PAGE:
AARP AARP States Nebraska

Medicaid expansion would save lives, cover the uninsured

We're fighting to ensure that all Nebraskans have access to affordable health care. Expanding Medicaid in Nebraska is our top legislative priority at the State Capitol in 2013.  It would cover at


least 54,000 uninsured adults younger than 65 and allow them to seek the health services they need.

AARP’s Public Policy Institute estimates that more than 19,000 Nebraskans between the ages of 45 to 64 could obtain health coverage under LB 577, the Medicaid expansion bill. Nebraskans with annual incomes below 138 percent of the federal poverty level would be eligible for enrollment. That amounts to $15,414 for a single person and $20,879 for a couple.

“Many Nebraskans in this age and income group have given up trying to keep coverage. We believe that providing access to those who can’t afford it is a compelling reason for Nebraska to participate in Medicaid expansion,” said Mark Intermill, advocacy director for AARP Nebraska.

About half of AARP members in Nebraska are under age 65 and not yet enrolled in Medicare. Many of them are struggling with sky-high insurance costs, especially since Nebraska allows unlimited age rating of health insurance premiums (see example below).

A portion of the money financing Medicaid expansion across the nation will come from Nebraska taxpayers and health care providers regardless of whether the state participates in the program. Intermill said that it is in the best interests of Nebraskans to ensure some of the money comes back into the state to address the health care needs of its residents.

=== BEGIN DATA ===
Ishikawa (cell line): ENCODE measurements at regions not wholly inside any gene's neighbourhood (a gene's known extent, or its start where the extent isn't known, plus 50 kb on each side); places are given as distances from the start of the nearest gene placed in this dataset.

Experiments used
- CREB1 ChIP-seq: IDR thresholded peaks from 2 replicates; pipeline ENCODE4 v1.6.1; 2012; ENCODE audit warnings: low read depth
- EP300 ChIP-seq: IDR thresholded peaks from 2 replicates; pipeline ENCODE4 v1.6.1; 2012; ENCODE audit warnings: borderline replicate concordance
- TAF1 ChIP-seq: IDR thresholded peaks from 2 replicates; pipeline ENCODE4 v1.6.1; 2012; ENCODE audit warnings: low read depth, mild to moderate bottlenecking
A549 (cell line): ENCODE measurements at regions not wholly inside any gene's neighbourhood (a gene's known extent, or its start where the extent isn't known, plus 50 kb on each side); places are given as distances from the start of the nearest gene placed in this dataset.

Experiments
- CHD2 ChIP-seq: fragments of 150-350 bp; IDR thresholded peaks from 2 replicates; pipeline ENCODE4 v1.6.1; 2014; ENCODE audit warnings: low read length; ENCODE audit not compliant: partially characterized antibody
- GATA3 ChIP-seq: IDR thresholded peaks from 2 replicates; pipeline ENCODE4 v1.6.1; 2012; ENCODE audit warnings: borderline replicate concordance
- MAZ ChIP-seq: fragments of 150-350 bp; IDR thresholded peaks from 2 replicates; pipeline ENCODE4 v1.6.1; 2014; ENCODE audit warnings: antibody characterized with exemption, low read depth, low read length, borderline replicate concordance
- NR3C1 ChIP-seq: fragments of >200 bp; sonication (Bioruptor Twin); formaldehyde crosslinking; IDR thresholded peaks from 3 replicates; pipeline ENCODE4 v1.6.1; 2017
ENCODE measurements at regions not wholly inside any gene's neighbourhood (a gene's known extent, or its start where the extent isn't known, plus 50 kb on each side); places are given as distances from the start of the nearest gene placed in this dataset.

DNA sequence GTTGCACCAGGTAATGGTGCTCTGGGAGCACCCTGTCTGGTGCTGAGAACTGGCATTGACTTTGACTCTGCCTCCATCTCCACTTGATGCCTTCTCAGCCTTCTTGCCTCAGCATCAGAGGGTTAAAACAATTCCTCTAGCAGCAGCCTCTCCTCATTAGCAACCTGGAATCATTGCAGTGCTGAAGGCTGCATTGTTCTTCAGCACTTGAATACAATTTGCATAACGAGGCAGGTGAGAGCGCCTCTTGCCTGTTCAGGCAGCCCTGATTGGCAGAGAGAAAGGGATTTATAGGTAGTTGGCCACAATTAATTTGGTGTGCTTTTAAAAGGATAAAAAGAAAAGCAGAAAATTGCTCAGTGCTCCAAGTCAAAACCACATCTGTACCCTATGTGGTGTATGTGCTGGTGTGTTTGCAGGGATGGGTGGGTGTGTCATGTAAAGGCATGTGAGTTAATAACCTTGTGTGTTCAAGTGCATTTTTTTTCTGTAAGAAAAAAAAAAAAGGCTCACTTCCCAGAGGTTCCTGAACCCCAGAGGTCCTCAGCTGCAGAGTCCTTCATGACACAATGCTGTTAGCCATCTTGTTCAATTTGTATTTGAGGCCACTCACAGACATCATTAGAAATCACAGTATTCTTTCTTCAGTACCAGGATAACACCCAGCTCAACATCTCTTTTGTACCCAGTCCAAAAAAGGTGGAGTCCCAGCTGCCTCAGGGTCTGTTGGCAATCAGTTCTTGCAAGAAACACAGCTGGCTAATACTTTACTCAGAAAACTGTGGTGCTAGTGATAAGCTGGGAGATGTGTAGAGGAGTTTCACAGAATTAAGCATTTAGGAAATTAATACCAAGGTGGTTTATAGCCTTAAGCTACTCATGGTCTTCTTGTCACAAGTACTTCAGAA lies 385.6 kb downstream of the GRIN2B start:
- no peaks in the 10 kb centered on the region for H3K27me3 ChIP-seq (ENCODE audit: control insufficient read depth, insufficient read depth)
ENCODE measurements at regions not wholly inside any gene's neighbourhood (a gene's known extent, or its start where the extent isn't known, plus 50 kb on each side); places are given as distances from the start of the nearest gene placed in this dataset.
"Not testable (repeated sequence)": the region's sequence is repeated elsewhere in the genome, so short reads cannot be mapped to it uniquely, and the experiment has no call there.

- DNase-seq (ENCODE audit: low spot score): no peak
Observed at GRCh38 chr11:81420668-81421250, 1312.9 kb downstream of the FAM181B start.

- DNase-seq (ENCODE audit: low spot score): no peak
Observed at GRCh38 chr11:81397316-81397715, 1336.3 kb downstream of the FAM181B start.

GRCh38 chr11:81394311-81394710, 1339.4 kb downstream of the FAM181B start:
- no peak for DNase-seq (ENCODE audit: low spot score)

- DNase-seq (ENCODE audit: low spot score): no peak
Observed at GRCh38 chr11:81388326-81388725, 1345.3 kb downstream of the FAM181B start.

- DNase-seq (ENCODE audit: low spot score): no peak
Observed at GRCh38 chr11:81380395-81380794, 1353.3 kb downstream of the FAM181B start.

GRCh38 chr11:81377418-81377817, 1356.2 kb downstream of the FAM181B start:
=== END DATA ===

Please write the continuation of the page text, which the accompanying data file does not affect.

“Some opponents of LB 577 claim it will cost the state too much to implement Medicaid expansion. But after looking at all the factors related to financing of the Affordable Care Act, AARP concludes that it will cost the state too much not to expand Medicaid,” he said.

Expanding Medicaid means that previously uninsured Nebraskans would get access to preventive care that can save lives. It would also reduce the amount of uncompensated care that Nebraskans with private insurance pay for through higher health care premiums.

The federal Affordable Care Act gives states the option to expand Medicaid beginning in 2014, when most provisions of the health care law take effect. The federal government will pay the full cost of the Medicaid expansion for the first three years, and then 90 percent after that.

In addition, the state would save $23 million right away because the Medicaid expansion would replace Nebraska’s Comprehensive Health Insurance Pool (CHIP), which covers people who can’t find insurance elsewhere due to preexisting conditions.

Nebraska age rating example

The premium cost for a CHIP plan with a $2,000 deductible for a 24-year-old male non-smoker is $314.02 per month.  The same coverage for a 64-year-old male non-smoker is $1,473.78 per month or $17,685 per year.  So today, a single 64-year-old male non-smoker with an income of $15,000 would pay 118% of his income to purchase CHIP coverage and then face a $2,000 deductible. Under Medicaid expansion, his costs would decline to an affordable level based on his limited income.

[Photo credit: maestroben/flickr]

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